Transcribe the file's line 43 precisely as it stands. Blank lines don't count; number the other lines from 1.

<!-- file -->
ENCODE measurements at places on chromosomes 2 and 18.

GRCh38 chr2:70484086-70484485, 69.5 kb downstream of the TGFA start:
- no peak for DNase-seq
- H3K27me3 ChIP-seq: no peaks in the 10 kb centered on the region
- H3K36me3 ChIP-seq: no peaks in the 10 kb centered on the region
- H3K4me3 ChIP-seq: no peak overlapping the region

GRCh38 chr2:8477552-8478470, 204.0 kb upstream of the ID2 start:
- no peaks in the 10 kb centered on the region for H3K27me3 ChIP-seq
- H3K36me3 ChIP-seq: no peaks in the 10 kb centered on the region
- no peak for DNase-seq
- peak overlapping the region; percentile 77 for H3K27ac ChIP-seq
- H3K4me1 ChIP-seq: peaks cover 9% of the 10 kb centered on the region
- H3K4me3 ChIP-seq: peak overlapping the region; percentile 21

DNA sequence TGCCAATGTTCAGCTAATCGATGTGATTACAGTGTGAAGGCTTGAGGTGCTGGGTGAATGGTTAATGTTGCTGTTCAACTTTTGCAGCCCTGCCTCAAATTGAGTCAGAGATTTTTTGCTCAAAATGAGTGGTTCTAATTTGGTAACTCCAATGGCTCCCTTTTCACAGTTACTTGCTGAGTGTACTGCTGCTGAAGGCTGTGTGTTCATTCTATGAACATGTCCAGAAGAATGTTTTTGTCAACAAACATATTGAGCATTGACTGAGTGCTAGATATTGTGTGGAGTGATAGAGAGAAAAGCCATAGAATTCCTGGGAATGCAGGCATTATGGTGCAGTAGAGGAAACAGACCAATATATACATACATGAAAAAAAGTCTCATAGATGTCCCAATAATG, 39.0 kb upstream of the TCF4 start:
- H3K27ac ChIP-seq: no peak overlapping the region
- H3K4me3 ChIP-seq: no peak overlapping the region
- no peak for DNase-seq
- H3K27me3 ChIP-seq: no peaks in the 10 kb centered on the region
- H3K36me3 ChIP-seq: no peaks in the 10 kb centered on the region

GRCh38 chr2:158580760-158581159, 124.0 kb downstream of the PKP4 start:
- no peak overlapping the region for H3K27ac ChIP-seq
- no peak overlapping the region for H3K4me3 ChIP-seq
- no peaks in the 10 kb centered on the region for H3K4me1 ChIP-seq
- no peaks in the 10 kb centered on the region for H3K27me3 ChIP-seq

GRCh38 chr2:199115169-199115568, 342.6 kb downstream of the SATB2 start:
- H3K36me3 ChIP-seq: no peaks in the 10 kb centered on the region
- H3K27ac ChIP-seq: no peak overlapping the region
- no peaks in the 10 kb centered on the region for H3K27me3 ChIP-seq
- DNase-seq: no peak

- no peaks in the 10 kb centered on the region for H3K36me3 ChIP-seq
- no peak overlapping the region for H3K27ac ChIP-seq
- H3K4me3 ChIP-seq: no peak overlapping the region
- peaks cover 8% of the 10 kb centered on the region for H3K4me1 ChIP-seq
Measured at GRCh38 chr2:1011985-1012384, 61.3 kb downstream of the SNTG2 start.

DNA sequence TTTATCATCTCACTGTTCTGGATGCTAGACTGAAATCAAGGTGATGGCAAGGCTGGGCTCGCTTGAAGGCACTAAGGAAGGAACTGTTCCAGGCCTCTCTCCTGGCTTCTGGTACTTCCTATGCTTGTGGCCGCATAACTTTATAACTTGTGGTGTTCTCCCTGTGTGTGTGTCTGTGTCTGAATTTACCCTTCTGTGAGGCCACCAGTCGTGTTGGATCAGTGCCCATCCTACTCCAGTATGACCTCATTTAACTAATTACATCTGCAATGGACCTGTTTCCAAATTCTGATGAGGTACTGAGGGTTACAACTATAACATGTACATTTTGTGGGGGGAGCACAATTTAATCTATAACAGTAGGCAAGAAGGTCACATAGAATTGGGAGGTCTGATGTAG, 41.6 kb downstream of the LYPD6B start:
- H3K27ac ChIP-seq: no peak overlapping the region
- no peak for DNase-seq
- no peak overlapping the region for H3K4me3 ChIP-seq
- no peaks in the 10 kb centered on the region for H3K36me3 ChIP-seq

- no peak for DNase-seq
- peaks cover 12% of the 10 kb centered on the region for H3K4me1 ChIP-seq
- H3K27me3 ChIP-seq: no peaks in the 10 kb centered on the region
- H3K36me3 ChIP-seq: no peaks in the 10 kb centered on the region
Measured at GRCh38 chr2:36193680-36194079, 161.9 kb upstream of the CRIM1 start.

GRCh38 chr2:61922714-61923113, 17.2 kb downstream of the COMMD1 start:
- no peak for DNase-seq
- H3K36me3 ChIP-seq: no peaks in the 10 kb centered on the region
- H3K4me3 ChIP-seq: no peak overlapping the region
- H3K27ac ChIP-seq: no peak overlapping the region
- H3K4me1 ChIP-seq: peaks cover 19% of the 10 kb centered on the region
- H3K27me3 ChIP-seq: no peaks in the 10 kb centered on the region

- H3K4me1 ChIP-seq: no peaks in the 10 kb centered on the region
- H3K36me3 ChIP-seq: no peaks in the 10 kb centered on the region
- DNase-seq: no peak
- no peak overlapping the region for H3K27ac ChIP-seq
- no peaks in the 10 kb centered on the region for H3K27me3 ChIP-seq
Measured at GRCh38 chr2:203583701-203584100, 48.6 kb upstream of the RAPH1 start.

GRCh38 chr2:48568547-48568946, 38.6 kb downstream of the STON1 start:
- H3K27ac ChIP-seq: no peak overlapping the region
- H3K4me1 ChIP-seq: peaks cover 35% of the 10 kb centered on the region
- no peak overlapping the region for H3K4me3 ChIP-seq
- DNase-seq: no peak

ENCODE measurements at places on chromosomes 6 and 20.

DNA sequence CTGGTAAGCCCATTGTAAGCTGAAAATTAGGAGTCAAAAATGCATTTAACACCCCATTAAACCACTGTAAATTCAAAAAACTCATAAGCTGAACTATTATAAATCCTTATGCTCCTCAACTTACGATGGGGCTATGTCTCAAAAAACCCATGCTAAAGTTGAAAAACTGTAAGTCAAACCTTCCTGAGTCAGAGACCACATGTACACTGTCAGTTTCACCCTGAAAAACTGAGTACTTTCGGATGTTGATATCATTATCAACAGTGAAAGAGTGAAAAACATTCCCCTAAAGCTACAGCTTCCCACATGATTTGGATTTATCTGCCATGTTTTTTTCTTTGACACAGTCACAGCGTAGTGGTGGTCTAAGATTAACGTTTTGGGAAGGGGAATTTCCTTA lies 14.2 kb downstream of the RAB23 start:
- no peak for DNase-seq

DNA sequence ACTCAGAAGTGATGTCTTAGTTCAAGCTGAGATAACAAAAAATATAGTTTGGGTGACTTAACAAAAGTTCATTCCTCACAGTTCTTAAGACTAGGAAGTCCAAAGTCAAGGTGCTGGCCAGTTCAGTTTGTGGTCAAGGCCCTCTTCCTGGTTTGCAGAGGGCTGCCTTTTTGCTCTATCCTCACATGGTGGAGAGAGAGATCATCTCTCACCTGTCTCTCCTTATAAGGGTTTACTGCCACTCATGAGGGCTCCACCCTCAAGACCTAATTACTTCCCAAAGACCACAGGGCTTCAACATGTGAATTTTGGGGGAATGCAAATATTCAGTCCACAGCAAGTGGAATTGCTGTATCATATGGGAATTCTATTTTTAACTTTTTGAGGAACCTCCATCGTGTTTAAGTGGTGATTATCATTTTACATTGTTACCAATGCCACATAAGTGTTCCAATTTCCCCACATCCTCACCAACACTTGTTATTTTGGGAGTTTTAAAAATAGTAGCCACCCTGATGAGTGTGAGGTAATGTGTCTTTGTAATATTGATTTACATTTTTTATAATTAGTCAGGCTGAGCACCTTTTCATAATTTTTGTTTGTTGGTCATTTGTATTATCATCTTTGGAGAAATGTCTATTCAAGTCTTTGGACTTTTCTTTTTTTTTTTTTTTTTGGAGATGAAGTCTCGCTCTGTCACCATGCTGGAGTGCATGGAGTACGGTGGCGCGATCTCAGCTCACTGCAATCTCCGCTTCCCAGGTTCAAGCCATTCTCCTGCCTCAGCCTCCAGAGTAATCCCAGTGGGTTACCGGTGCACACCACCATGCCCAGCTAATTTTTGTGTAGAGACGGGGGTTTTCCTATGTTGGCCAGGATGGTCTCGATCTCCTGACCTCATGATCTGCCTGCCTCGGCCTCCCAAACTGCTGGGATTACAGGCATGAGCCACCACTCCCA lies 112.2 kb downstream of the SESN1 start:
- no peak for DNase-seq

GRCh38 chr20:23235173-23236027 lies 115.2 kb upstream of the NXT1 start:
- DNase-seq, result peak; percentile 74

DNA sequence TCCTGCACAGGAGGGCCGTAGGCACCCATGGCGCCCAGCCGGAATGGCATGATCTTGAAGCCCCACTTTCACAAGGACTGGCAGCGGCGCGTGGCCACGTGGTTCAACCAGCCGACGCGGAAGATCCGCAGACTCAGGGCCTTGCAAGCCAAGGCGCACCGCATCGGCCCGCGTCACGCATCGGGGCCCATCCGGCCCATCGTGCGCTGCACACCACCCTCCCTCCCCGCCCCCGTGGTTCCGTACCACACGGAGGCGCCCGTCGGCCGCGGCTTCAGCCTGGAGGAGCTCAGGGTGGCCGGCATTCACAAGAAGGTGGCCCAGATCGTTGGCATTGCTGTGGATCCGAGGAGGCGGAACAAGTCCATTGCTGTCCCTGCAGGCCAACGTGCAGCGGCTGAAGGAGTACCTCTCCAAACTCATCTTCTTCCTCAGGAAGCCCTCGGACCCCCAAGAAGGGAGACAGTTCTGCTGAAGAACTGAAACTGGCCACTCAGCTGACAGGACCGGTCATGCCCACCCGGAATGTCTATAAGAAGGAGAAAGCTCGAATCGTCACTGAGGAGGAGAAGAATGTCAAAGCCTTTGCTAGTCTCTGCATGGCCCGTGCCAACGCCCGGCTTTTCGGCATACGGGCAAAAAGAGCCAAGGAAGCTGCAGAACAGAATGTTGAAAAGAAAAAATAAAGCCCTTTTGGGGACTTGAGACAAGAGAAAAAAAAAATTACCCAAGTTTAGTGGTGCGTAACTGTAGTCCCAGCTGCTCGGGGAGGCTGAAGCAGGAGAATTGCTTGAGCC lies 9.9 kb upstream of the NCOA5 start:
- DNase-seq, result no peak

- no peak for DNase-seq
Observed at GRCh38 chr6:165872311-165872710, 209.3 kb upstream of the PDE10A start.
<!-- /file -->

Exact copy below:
- H3K36me3 ChIP-seq: no peaks in the 10 kb centered on the region